Microsoft recently made a startling addition to its development studio acquisitions, scooping up Activision Blizzard for almost $70 billion in the midst of the studio’s ongoing reckoning with numerous allegations of harassment and misconduct. In the wake of Microsoft’s spending spree of 2020 and 2021, in which the company snapped up numerous smaller developers in advance of the release of the Xbox Series X/S, this latest merger has many pondering what the future of the company, and the gaming industry at large, will look like.
With one major company laying claim to dozens of smaller studios and some of the most well-known IPs in gaming — including The Elder Scrolls, Fallout, Doom, and now Warcraft and Call of Duty — the word “monopoly” is on many people’s lips, with some wondering what it means for the industry when so many disparate entities become united under one name. For the employees of Activision Blizzard specifically, the answer is likely to be: in the short term, not much.
What will change within Activision Blizzard?
For many of the rank-and-file developers at Activision Blizzard, it’s entirely possible that things will continue as normal. The company will still continue to make games, after all, even after it becomes part of the Microsoft family. Code will need writing, assets will need rendering, and voiced lines will need recording. However, as Ask a Game Dev points out, the higher levels of management could see some significant changes in the coming weeks and months now that they have to answer to Microsoft. As part of a larger entity, the whole relationship between the studio’s decisions and the desires of shareholders has shifted considerably. As such, Microsoft could want to take action that would technically result in a “loss” for Activision, like putting more of its games on Game Pass or limiting the potential audience by making them Xbox exclusives, in the name of increasing the value of the Xbox brand overall.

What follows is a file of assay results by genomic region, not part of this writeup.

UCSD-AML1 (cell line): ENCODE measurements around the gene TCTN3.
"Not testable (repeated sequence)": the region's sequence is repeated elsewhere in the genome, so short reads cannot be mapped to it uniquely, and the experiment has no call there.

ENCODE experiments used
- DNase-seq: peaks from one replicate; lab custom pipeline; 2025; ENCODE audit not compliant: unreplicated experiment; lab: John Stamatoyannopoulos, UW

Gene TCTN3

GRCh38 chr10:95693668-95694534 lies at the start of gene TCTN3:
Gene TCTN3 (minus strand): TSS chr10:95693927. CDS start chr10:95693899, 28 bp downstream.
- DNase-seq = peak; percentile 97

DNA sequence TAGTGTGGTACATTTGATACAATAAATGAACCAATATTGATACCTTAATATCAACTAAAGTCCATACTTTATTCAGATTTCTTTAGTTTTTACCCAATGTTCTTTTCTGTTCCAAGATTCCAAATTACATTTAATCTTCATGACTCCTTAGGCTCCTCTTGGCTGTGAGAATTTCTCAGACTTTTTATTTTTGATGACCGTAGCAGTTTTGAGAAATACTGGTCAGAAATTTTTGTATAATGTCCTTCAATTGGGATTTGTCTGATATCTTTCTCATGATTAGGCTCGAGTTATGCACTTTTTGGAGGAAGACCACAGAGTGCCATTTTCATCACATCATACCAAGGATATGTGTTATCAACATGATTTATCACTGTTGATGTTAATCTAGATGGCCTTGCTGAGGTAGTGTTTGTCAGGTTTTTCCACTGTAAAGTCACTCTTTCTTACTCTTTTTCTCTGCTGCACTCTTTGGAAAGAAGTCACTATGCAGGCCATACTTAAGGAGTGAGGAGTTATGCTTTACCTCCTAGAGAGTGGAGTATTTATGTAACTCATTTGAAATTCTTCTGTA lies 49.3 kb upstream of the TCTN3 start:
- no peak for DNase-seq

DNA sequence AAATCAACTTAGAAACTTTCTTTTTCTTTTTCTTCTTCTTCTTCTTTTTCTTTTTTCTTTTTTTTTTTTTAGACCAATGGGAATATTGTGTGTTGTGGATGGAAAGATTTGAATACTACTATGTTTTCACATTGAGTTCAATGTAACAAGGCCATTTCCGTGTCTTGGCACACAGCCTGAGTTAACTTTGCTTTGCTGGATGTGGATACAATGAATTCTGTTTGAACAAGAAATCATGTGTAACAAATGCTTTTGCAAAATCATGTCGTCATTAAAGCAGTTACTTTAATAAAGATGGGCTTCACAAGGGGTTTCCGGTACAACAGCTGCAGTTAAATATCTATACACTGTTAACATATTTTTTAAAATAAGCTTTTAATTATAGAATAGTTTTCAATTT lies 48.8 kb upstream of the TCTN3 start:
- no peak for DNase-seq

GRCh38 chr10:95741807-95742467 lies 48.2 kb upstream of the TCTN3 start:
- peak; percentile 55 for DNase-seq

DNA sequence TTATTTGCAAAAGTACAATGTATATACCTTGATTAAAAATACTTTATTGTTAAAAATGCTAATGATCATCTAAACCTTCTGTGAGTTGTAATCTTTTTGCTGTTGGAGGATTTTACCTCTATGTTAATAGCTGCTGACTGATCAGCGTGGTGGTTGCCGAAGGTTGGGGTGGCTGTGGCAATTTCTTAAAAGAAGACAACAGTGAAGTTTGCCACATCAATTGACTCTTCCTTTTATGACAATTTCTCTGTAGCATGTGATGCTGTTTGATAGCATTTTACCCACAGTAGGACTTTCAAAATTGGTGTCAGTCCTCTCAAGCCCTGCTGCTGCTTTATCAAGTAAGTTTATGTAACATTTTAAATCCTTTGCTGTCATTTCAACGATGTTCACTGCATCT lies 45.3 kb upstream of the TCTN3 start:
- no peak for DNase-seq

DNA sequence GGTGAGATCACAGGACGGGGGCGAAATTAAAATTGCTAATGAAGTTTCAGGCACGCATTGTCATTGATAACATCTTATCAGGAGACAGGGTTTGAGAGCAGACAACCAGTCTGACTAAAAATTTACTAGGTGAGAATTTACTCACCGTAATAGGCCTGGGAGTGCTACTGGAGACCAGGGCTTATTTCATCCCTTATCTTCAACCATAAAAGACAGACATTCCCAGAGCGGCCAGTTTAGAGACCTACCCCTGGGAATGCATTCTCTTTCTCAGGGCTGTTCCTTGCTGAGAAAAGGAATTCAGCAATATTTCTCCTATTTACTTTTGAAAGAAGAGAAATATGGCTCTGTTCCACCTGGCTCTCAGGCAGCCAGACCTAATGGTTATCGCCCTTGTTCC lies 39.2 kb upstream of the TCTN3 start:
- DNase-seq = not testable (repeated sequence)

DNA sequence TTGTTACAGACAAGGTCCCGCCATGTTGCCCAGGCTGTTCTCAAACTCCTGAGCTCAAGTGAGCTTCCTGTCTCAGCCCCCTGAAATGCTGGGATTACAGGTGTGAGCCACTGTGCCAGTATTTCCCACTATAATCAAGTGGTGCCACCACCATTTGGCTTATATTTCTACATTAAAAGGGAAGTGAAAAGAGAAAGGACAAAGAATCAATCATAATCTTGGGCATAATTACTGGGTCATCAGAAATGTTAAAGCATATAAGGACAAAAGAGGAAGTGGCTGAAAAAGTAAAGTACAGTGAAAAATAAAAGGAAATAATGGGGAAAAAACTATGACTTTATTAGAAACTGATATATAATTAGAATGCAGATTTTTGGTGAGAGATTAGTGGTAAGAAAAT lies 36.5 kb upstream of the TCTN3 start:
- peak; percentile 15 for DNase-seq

For other departments though, it could be a bit more of a thorny question. There’s unlikely to be quite as much need for several of the more business-oriented departments at Activision Blizzard once Microsoft takes over, so HR, accounting, legal, and more could see themselves merged with Microsoft’s existing teams at best, or laid off at worst.